It appears that Wayne Rooney is edging closer to a move to Major League Soccer this summer.
Rooney, 32, is said to have “agreed a deal in principle” to join D.C. United this July but the English striker is said to be waiting around at Goodison to see if Sam Allardyce remains in charge of the Toffees.
Various reports claim the transfer deal is worth close to $17 million for Rooney and he will have a contract with MLS until the end of the 2020 season.
A source confirmed to Pro Soccer Talk that Rooney’s move to MLS is a “done deal” and it would certainly be a rapid change of heart which sees the Manchester United and England legend leave his second stint at Everton for life in MLS after less than one year back on Merseyside at his boyhood club.
With the manager who hired him, Ronald Koeman, fired within a few months, Rooney’s return to Everton hasn’t been a happy one (despite 10 goals in 31 PL appearances this season) as he’s shown his frustration at being subbed off in recent weeks, especially at Allardyce after the derby draw with Liverpool last month.
Would Rooney’s move to MLS be a success?
There’s no doubting his pedigree as the all-time leading goalscorer for Man United and England has won everything he can in the game, but joining MLS is a different prospect and it really is 50/50.
Look at Steven Gerrard, Frank Lampard. Kaka and Andrea Pirlo arriving in MLS over the past few years. All four struggled to adapt to the different challenges MLS throws your way, but the likes of Robbie Keane, David Villa and Thierry Henry have certainly faired better as big-name Designated Players.
Yet brining Rooney to MLS does somewhat clash with the new model of recruitment for most clubs as. 111 newcomers arrived in MLS in 2018 with those new players having an average age of 25 as the likes of Barco arriving at Atlanta reinforced a shift in signing younger players to the league.
Focusing back on Rooney, he has dropped deeper under Allardyce (and spent plenty of time on the bench) at Everton and has been playing in midfield for the last few months, so he could perhaps adopt a role as a true no.10 in D.C. United’s lineup if he does make the move Stateside.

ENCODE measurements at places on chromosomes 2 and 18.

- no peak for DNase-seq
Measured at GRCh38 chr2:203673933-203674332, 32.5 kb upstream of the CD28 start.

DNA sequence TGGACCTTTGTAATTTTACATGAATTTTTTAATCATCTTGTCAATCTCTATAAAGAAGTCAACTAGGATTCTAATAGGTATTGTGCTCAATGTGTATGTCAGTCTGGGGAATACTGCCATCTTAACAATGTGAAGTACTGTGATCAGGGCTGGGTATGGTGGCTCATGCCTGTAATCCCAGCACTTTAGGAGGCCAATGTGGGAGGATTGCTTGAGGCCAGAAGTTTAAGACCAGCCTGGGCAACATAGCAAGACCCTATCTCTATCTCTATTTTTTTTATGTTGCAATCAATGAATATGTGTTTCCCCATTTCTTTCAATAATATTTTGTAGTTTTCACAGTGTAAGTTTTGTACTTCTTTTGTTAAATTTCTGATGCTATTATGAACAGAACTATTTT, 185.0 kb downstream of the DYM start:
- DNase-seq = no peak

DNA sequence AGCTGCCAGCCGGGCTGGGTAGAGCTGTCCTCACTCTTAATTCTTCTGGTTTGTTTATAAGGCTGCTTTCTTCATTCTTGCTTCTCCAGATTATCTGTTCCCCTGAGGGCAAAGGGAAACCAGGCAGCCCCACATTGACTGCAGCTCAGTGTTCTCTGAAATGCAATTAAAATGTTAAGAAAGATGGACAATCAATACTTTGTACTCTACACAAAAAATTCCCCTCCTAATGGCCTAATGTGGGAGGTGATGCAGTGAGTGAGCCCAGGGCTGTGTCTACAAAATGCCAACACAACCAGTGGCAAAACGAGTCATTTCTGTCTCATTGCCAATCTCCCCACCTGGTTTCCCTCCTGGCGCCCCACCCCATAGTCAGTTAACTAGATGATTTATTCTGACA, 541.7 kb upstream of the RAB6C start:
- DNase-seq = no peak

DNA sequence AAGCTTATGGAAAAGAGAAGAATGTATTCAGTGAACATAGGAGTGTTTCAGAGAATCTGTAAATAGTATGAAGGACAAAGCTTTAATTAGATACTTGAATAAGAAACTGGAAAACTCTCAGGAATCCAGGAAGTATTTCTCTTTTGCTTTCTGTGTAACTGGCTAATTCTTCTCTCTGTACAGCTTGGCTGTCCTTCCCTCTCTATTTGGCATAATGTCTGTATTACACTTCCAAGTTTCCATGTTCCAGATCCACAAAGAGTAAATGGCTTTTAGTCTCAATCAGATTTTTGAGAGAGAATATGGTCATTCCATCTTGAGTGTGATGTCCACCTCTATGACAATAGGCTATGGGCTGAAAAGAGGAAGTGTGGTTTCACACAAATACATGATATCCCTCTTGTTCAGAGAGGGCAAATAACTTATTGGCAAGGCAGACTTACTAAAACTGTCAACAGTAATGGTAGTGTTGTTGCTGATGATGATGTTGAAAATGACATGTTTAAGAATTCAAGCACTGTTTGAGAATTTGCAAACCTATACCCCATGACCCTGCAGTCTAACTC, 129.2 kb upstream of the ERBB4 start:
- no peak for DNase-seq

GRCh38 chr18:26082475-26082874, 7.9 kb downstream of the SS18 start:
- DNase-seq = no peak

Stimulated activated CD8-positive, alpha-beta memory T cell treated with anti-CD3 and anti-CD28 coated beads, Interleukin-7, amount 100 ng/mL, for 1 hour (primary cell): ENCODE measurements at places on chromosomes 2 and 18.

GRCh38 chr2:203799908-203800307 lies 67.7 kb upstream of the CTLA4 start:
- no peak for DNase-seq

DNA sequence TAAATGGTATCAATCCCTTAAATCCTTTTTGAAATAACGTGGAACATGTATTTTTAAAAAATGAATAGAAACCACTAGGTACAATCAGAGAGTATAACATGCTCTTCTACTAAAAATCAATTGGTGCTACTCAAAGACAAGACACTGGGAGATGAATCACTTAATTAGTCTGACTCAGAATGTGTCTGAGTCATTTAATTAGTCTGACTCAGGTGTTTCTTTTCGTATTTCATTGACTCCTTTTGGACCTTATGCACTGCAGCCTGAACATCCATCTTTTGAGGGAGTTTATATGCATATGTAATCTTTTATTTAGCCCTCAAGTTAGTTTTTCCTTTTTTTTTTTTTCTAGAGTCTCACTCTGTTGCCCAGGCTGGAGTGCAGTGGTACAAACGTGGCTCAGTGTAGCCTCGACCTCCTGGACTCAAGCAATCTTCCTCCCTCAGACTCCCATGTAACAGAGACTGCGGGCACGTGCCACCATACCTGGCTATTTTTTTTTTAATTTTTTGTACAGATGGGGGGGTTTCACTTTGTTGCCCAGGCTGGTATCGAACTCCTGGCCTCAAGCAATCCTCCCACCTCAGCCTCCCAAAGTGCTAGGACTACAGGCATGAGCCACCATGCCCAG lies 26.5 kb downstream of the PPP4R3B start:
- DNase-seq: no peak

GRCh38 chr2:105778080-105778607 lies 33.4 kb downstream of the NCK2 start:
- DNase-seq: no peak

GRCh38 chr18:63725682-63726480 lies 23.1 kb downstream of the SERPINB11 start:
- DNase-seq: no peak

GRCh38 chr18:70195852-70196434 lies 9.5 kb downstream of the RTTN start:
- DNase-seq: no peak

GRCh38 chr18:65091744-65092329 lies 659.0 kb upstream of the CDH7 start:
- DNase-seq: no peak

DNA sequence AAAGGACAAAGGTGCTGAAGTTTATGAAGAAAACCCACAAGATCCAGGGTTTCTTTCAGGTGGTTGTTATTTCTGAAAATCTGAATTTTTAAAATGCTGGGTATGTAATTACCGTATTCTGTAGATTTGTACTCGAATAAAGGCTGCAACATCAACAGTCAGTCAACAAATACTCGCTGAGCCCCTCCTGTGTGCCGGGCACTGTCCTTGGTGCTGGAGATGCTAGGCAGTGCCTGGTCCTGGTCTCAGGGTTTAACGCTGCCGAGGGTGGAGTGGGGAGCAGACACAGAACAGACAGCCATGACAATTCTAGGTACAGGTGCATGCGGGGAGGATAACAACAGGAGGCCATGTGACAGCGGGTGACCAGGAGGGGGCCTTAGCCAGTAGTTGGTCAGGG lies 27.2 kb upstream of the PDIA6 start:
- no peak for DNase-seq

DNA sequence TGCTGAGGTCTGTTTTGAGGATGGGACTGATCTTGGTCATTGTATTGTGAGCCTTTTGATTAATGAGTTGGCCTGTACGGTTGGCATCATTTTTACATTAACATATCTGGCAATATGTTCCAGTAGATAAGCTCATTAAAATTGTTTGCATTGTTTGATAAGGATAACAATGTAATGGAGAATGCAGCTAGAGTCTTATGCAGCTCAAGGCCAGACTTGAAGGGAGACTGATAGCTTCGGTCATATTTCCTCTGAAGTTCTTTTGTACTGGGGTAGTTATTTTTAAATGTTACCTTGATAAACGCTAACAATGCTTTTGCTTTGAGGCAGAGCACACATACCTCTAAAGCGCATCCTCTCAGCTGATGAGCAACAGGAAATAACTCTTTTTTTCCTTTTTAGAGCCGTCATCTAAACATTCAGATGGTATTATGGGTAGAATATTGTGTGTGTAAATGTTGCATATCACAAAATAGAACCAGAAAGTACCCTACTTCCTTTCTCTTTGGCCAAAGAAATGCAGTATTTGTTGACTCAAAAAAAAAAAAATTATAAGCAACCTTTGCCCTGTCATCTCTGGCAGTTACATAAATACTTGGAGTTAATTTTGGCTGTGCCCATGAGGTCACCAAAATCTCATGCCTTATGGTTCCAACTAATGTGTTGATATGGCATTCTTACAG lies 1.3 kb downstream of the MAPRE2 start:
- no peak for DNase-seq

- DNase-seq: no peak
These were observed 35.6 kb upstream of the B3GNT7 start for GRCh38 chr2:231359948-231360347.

With a little more time on the ball and a slower pace to the game, overall, Rooney should thrive, in theory, in MLS. But we all know it’s about much more than talent to do well in North America’s top-flight. A player who has spent his entire 17-year career in the Premier League will need to adapt quickly to turf pitches, plenty of long travel days, high temperatures and also try to reinvent his game.
The latter is something Rooney has been able to do over the years as he’s gone from an energetic teen to a polished goalscorer and now a deeper playmaker. His penchant for scoring spectacular goals will also hold him in good stead if he arrives in MLS.
With D.C. United moving into their long-awaited soccer specific stadium at Audi Field this July, having Rooney on board when the MLS transfer window opens in July would surely be perfect timing for them to make a splash.
Many will argue as to whether or not MLS needs Rooney as it tries to shed its tag as a place where stars go to retire and have a few more years of earning big bucks, but just look at the wider impact Zlatan Ibrahimovic has had since he arrived at the LA Galaxy.
Rooney hasn’t quite got Zlatan’s charisma off the pitch (understatement alert) but there’s no doubt he still has plenty to give on it, especially for a team struggling at the foot of the Eastern Conference early on in the 2018 season under Ben Olsen.
This move seems like a win-win for everyone.